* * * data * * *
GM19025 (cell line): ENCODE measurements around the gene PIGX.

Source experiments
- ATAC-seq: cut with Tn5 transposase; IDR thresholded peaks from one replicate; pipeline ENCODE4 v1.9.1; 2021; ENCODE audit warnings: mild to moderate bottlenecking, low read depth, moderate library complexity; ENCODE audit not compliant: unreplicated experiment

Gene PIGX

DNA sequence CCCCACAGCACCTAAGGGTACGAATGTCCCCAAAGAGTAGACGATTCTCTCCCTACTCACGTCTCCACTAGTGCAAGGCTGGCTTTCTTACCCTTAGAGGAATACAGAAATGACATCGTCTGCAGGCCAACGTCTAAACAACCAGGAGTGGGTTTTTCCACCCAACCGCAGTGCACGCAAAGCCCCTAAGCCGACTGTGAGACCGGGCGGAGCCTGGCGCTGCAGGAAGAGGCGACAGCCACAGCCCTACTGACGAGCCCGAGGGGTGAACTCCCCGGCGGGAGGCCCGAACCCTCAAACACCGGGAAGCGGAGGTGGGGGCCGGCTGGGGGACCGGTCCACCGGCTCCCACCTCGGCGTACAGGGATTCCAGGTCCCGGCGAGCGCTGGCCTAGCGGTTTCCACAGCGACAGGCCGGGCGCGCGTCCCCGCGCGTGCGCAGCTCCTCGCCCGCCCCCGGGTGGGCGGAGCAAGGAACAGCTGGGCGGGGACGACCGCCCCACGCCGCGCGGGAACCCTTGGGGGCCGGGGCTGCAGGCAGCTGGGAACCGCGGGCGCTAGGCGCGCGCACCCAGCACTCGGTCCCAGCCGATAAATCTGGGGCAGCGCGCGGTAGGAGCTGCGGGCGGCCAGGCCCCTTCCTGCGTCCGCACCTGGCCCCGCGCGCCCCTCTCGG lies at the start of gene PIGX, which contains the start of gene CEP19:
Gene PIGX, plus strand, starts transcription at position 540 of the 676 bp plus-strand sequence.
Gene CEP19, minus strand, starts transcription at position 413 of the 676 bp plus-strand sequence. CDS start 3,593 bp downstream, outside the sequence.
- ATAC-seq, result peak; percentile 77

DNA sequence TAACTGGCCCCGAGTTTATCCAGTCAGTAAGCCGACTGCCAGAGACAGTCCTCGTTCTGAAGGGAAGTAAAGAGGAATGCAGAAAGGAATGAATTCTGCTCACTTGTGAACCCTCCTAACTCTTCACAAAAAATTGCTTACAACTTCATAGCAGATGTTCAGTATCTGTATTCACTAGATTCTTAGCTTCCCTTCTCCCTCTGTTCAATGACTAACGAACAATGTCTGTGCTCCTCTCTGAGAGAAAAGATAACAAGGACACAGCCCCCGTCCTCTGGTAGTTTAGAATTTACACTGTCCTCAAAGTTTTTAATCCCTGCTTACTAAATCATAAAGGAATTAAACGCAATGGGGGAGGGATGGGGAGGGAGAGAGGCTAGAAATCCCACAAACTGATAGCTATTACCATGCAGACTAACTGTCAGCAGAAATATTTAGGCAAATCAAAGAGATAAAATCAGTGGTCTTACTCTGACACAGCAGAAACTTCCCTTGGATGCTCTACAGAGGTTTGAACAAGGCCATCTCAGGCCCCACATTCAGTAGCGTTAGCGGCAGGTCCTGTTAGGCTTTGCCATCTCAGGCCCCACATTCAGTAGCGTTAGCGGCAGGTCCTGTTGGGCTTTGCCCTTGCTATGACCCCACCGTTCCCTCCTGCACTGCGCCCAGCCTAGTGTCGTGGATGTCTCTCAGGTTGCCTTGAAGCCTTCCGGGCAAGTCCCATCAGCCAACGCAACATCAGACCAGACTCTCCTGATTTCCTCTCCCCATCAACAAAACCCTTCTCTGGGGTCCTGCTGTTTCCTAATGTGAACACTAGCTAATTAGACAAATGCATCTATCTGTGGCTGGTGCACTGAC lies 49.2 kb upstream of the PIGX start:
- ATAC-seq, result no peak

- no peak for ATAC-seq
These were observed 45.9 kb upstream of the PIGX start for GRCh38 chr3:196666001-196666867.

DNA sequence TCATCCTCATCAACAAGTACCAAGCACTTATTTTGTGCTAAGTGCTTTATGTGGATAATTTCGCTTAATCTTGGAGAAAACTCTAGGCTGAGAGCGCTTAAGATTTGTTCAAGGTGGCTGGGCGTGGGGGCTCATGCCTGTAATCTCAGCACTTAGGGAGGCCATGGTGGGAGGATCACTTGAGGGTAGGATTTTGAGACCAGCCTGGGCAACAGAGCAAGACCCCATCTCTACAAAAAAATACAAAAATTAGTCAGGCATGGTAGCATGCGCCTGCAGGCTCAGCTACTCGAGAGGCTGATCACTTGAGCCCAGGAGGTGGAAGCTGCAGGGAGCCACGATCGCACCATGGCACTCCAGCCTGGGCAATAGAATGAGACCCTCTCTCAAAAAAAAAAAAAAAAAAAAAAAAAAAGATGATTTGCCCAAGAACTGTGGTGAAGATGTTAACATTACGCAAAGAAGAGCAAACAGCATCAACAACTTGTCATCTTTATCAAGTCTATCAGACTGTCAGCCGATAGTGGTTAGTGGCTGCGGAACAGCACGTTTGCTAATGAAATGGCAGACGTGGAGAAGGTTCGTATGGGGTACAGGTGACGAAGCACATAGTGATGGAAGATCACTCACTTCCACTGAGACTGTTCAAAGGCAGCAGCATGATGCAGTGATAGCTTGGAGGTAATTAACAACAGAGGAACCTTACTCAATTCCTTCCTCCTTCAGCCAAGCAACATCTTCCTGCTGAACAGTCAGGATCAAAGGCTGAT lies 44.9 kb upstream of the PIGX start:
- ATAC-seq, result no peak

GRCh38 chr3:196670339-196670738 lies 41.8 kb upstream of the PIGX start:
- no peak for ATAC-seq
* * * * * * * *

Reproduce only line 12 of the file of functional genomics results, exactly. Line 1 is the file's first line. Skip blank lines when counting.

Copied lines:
These were observed 45.9 kb upstream of the PIGX start for GRCh38 chr3:196666001-196666867.